Many people believe that because the carrier will come back with a lower figure than the demand, the attorney for the injured person should request a very high figure to begin with.  Such a process hardly ever works.  If the first demand figure is way out of line, most insurance companies will not even respond to the request for settlement.

            Asking for a for settlement amount that is unreasonably high will often delay the process and sometimes will make the insurance company refuse to make any offer at all.  Therefore, it is important that the first demand be reasonable at least.  Because your lawyer is experienced in this area of law, he will have the best idea as to the amount for the first demand figure.


8.         After the insurance company and my attorney agree upon settlement, how long will it take to get my money?

            After an agreement has been reached between the insurance company and you through your lawyer, it usually takes between two and six weeks to complete the settlement process.  There may be exceptions to this range, but the average time to sign all the documents, receive the insurance check, process the insurance check through the law firm's trust account, and then distribute the exact proceeds to everyone usually requires at least a couple of weeks.  You will receive a printout showing you where every dollar of your settlement is going.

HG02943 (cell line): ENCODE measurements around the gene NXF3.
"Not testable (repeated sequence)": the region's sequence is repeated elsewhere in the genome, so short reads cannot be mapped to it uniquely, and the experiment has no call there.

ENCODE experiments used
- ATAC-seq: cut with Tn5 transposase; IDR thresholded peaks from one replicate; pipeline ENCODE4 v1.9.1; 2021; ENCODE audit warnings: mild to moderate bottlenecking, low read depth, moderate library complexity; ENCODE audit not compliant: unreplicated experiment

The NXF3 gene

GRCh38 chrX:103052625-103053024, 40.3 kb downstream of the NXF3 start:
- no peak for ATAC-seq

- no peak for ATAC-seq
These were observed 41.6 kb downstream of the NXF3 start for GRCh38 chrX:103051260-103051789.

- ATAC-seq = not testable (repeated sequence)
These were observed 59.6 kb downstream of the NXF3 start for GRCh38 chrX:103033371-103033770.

9.         What has to be done before I get the money that is due me from the settlement?

            First, the insurance company will require that you, and perhaps your spouse sign a release.  This is a document that settles your claim.  In the release, you will read language stating that you are forever giving up your right to sue the person, persons, or company who was responsible for your injuries.  In exchange for giving up your claim, you will receive a certain sum of money when the insurance company receives the release.

            Second, our office will have to pay any medical bills that have not been paid and may be required to reimburse any insurance company that has expended money for medical bills such as your health insurance carrier, automobile insurance carrier or some other party who paid for your medical bills resulting from your injury.

            Third, our office will deduct attorney's fees, actual out-of-pocket expenses, and other possible costs associated with the claim.  After all deductions have been made for medical bills, possible liens, attorney's fees, and costs, you will receive the balance in a check processed from the Trust Account of Robert S. Halas, P.C.